Review by Sandra Cooper

Brian Conley plays the colourful Barnum as Cameron Mackintosh’s magical show found its way to the Theatre Royal Nottingham, to surprise, entertain and deliver a rather large slice of good old fashioned fun.

Conley and Phineas T Barnum have much in common. Like Barnum before him, Conley is a great showman and knows instinctively how to work an audience. So if ever a performer was born to play the part of the circus legend, it is Conley who grabs the audience from his very first entrance to his final exit.

For those unfamiliar with the story, Barnum originated from humble sideshow beginnings where he persuaded customers to part with their dimes to see a ‘mermaid’, to a partnership with James A Bailey and the creation of the phenomenal Barnum and Bailey travelling circus, with a foray into politics in between. This show allows us to follow this legendary showman’s life as he lit up the world with colour, warmth and the excitement of his imagination.

From the outset a very strong supporting ensemble of acrobatic cast members turned the Theatre into an explosion of dance and circus before the show had even started. They juggled, performed on trapeze, ropes and ribbons, played instruments, were acrobats and tumblers and I am fairly certain I saw someone on stilts in the Circle, but with so much going on, I couldn’t be sure.

It was sheer entertainment from the off. We met some of the characters from Barnum’s shows such as Joice Heth played by the very talented Landi Oshinowo, who was the oldest woman alive at 160, or possibly a hundred years old as George Washington’s nurse, depending upon Barnum’s particular line of humbug that day.

And there was General Tom Thumb who was neither a general nor called Tom Thumb, but in an age of side shows, that hardly mattered. Played by the diminutive Mikey Jay-Heath, he was engulfed by a big chair to add to the illusion, with soldiers and Conley appearing on stage on stilts to emphasise his small size.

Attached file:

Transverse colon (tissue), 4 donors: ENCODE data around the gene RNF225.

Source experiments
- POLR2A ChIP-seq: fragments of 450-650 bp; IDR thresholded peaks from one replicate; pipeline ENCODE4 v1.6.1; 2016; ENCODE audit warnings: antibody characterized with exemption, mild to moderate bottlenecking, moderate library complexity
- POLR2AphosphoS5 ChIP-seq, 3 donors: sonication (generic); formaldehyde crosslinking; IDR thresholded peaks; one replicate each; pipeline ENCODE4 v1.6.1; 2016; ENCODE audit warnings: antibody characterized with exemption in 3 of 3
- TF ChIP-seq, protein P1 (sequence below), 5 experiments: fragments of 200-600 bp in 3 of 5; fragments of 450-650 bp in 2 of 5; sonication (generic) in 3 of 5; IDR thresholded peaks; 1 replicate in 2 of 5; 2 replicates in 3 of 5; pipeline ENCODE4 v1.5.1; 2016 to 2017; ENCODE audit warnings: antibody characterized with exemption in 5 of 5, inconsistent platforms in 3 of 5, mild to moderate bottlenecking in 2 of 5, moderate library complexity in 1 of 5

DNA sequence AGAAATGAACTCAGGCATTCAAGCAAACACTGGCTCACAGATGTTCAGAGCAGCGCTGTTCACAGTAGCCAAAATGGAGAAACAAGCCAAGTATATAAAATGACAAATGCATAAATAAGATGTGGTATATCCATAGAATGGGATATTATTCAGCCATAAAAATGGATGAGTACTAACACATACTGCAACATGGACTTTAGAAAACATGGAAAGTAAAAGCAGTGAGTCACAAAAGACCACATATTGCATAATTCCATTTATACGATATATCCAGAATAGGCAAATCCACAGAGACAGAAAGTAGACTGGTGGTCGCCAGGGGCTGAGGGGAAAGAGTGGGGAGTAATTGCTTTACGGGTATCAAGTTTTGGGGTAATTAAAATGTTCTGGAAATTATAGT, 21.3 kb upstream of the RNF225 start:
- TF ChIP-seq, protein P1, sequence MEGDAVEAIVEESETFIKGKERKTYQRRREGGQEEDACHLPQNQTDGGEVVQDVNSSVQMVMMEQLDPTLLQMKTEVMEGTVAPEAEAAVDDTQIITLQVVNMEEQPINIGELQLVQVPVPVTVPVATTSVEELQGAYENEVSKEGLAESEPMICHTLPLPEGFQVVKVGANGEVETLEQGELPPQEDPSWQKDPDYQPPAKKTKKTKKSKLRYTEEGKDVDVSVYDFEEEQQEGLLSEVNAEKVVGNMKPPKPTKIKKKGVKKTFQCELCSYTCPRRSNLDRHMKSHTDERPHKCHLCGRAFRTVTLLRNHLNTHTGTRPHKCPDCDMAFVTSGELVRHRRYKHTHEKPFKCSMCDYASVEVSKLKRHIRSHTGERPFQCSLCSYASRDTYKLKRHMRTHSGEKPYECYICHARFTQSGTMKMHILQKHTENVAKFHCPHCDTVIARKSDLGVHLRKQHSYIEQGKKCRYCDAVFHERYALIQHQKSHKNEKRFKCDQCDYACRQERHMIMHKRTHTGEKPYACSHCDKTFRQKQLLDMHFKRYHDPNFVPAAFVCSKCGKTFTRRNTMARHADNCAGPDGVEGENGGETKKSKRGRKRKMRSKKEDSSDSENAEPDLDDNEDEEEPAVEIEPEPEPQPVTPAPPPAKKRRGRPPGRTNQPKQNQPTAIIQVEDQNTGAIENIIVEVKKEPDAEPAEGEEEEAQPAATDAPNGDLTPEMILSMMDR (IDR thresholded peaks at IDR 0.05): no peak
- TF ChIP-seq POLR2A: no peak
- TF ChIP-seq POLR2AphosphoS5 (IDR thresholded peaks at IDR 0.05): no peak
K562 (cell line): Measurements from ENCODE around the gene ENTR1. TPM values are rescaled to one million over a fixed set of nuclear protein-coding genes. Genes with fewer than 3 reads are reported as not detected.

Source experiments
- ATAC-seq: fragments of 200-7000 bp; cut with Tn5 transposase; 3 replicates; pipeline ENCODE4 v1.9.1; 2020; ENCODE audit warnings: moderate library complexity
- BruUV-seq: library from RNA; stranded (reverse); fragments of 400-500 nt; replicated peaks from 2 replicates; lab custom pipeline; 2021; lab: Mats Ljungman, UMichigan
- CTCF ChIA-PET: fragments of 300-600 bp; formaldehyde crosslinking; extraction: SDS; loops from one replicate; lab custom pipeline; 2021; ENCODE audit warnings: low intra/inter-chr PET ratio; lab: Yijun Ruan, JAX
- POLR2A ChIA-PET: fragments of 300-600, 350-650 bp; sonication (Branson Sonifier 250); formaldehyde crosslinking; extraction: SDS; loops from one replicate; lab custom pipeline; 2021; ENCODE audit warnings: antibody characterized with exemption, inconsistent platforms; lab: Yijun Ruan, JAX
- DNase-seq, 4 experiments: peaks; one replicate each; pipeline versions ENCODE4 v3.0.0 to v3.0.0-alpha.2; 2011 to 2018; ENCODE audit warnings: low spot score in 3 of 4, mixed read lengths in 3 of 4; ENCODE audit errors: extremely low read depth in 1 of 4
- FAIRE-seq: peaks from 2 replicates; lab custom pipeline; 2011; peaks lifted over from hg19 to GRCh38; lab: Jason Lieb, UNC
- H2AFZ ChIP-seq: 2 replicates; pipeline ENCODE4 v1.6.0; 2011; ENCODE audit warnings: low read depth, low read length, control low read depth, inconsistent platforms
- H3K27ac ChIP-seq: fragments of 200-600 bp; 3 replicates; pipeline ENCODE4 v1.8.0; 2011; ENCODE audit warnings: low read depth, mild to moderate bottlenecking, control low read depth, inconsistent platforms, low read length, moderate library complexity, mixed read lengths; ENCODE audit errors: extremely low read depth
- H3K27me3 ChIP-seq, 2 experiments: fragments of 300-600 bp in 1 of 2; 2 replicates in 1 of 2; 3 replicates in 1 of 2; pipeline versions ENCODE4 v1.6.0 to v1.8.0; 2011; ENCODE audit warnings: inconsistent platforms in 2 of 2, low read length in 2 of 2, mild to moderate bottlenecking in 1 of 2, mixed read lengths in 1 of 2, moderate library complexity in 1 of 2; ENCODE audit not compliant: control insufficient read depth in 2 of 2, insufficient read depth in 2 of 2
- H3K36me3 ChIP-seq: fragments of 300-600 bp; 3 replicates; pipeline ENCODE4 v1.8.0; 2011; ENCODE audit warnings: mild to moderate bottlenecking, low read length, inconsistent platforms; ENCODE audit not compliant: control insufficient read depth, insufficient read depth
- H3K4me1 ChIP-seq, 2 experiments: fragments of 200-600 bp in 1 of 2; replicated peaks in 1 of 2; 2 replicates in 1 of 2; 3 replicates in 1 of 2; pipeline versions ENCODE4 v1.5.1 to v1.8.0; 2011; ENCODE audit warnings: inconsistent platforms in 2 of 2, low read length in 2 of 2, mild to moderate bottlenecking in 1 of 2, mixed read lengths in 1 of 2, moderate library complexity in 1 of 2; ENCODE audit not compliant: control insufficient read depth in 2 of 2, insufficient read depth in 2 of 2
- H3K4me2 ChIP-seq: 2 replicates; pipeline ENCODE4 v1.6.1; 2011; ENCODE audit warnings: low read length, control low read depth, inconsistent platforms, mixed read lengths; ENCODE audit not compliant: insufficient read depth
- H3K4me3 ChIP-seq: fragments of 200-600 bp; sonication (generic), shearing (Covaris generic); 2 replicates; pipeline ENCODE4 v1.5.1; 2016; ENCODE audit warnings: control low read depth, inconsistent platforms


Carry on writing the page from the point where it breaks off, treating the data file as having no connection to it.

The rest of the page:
We also had the largest elephant in the world which was so big that only his feet and trunk would fit onto the stage, and a circus wagon which disgorged different acts. In all, it was spectacular stagecraft.

Although Barnum never actually said “there’s a sucker born every minute”, it is a refrain that runs through the show in tandem with “humbug” to describe the hype and exaggerations that he employs to seduce the punters. Whilst Barnum’s enthusiasm for the sublime never wavers, it is set against the grounding advice of his wife, Chairy, played by West End and Broadway star, Linzi Hateley. She had a wonderful confident manner and her voice was simply delightful.

Amidst all of the chaos, it was this relationship between Conley and Hateley that seemed the most real. We were sucked into their relationship as the chemistry on stage was there to be seen. We were routing for them that much that when Barnum succumbed to the delightful charms of the Swedish Nightingale Jenny Lind, played by Kimberly Blake, there were portions of the audience who wanted to boo.

Chairy’s presence was such that her death scene, as she walked into a darkness lit by glowing juggling balls, was just a beautiful piece of theatre.

Throughout, Cy Coleman’s music and Michael Stewart’s lyrics brilliantly conjured spit and sawdust and old fashioned razzmatazz. Come Follow The Band was a standout ensemble piece, whilst the haunting melody of The Colours Of My Life was particularly striking. There was also a piece of skilled choreography from Andrew Wright which saw the cast throwing around 24 bricks throughout the number, One Brick At A Time, finishing with them all in order to spell out Barnum Museum at the end.

Whilst the cast numbered 23 together with an 11 piece orchestra, it was Conley who stole the show. He wholeheartedly threw himself into the role which demanded more than simply being able to sing and dance. He had to manage some effective magic; turning a flaming twist of paper into a rose, walking on stilts and that always dangerous tight rope walk which he managed on the third attempt. He carried the audience in the palm of his hand and with such warmth and charisma, it was impossible not to love him.

This show was great fun and cracking entertainment. So if the opportunity arises, roll up, roll up to see the greatest show on earth, as Mr Barnum would have modestly put it. You most certainly will not be disappointed.